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Eur J Pediatr. 2008 Feb;167(2):203-9. Epub 2007 Mar 15.

Abnormalities in the hair morphology of patients with some but not all types of mucopolysaccharidoses.

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Department of Molecular Biology, University of Gdańsk, Kładki 24, 80-822, Gdańsk, Poland.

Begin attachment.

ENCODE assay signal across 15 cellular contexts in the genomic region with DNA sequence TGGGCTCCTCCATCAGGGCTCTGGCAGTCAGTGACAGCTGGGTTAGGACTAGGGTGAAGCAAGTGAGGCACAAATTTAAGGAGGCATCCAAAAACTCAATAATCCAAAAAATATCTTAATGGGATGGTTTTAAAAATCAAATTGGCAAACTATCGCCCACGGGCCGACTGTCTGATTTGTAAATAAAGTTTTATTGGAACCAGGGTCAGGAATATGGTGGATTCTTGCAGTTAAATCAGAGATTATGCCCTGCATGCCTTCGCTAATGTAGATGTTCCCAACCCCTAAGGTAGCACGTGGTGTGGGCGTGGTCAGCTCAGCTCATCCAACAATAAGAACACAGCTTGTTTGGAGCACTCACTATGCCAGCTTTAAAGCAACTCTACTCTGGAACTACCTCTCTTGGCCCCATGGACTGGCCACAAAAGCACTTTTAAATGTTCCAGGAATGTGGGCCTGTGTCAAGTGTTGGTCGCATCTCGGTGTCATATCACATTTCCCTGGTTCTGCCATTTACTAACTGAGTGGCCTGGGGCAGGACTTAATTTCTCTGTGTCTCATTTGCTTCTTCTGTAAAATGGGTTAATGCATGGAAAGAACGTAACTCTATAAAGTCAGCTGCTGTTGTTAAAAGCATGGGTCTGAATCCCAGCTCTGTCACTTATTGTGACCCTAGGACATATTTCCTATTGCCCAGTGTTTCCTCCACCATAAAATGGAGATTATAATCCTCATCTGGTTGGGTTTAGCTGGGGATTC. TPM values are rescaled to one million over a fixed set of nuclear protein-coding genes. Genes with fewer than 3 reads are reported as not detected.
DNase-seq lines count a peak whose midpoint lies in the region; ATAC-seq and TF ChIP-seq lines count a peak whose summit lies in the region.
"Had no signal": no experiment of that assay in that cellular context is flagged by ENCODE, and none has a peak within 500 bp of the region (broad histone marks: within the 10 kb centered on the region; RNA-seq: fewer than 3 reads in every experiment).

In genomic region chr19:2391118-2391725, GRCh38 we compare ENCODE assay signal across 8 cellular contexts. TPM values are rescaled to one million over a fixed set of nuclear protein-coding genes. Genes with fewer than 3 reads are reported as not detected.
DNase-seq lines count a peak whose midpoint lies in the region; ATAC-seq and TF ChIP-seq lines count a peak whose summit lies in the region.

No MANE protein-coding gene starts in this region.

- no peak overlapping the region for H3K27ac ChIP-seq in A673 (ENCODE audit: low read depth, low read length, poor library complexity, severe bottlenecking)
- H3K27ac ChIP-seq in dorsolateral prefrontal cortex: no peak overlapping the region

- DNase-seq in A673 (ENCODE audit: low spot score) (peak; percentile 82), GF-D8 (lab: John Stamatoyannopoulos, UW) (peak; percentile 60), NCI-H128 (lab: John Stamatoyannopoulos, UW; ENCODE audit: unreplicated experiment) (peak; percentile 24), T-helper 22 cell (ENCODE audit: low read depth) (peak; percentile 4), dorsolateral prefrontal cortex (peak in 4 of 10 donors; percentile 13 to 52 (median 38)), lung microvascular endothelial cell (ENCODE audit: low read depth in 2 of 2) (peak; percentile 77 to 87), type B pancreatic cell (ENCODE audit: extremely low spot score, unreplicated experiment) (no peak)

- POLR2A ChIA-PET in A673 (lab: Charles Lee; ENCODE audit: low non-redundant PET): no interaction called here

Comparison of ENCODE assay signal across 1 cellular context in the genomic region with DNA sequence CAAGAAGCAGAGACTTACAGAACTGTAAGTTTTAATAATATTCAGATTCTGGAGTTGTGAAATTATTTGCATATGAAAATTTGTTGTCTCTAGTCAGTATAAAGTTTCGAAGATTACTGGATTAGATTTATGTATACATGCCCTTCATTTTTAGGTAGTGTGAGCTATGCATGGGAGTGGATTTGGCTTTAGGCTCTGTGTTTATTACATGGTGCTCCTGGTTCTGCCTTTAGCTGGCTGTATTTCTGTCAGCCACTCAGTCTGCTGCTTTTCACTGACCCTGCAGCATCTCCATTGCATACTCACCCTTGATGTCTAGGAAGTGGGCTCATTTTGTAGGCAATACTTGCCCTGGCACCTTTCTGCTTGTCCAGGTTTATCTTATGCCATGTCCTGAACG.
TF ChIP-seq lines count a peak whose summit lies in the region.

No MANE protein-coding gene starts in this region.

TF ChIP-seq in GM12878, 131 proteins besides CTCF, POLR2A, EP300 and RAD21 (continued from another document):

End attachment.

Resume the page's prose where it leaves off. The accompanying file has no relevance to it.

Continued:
Mucopolysaccharidoses (MPS) are a group of inherited, progressive, metabolic diseases, caused by the deficiency of one of the enzymes involved in the degradation of glycosaminoglycans (GAGs). The disease is usually fatal, with the life span of most untreated MPS patients being between one and two decades. In this report, on the basis of scanning electron microscopy (SEM) studies, we demonstrate that, besides the many other symptoms of MPS, there are characteristic abnormalities in the hair morphology of patients suffering from some types of this disease (MPS I, MPS II, MPS IIIA, MPS IIIB), but not from other types (MPS IVA, MPS IVB, MPS VI), where the changes are minor, if any. Different GAGs accumulate in the tissues of patients suffering from the various MPS types, and analysis of the disease types in which severe hair abnormalities occur or not could suggest that the accumulation of heparan sulfate, rather than dermatan sulfate or keratan sufate, may be responsible for the major changes in hair morphology. Considerable abnormalities in hair morphology occur in patients suffering from MPS I, MPS II, MPS IIIA, and MPS IIIB, but not in patients suffering from MPS IVA, MPS IVB, and MPS VI; this feature might potentially be used as an additional test for the assessment of the efficacy of treatments for MPS patients (types I, II, IIIA, and IIIB).

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